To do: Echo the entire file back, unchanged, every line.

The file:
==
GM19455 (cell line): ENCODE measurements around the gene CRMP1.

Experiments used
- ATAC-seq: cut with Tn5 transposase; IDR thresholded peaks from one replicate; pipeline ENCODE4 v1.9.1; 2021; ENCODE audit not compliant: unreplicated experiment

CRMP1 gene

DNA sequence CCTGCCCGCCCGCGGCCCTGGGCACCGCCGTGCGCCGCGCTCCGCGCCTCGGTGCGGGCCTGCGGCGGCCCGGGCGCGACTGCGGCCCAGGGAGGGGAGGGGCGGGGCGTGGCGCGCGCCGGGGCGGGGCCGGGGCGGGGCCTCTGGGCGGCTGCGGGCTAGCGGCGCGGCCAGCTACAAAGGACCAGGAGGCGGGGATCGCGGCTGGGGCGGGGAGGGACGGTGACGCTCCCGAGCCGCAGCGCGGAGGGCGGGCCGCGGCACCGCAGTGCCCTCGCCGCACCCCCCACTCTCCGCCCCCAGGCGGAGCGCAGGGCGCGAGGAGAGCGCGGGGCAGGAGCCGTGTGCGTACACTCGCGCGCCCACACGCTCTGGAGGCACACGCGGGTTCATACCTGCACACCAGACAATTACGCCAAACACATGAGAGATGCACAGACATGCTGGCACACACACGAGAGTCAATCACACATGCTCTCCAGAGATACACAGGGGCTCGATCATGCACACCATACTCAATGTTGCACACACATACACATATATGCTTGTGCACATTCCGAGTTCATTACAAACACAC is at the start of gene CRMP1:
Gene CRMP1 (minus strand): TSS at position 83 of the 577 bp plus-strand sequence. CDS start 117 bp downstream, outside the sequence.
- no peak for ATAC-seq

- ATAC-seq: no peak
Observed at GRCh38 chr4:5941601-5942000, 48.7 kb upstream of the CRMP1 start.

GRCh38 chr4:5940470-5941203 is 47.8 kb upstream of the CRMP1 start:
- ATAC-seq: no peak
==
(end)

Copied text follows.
GM19455 (cell line): ENCODE measurements around the gene CRMP1.

Experiments used
- ATAC-seq: cut with Tn5 transposase; IDR thresholded peaks from one replicate; pipeline ENCODE4 v1.9.1; 2021; ENCODE audit not compliant: unreplicated experiment

CRMP1 gene

DNA sequence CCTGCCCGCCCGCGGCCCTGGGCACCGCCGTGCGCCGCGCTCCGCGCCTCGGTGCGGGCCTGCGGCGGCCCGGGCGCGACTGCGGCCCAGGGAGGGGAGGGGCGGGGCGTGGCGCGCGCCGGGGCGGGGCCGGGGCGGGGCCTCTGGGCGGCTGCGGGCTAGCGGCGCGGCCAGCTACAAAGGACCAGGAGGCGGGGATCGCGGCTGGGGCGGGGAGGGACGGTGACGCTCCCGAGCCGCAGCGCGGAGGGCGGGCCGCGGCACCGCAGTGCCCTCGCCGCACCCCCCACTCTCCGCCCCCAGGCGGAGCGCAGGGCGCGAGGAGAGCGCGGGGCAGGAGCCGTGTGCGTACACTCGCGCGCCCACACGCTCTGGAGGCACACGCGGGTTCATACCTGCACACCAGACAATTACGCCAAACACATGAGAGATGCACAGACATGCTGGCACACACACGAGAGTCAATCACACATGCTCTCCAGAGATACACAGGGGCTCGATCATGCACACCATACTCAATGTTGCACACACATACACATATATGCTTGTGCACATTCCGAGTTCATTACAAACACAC is at the start of gene CRMP1:
Gene CRMP1 (minus strand): TSS at position 83 of the 577 bp plus-strand sequence. CDS start 117 bp downstream, outside the sequence.
- no peak for ATAC-seq

- ATAC-seq: no peak
Observed at GRCh38 chr4:5941601-5942000, 48.7 kb upstream of the CRMP1 start.

GRCh38 chr4:5940470-5941203 is 47.8 kb upstream of the CRMP1 start:
- ATAC-seq: no peak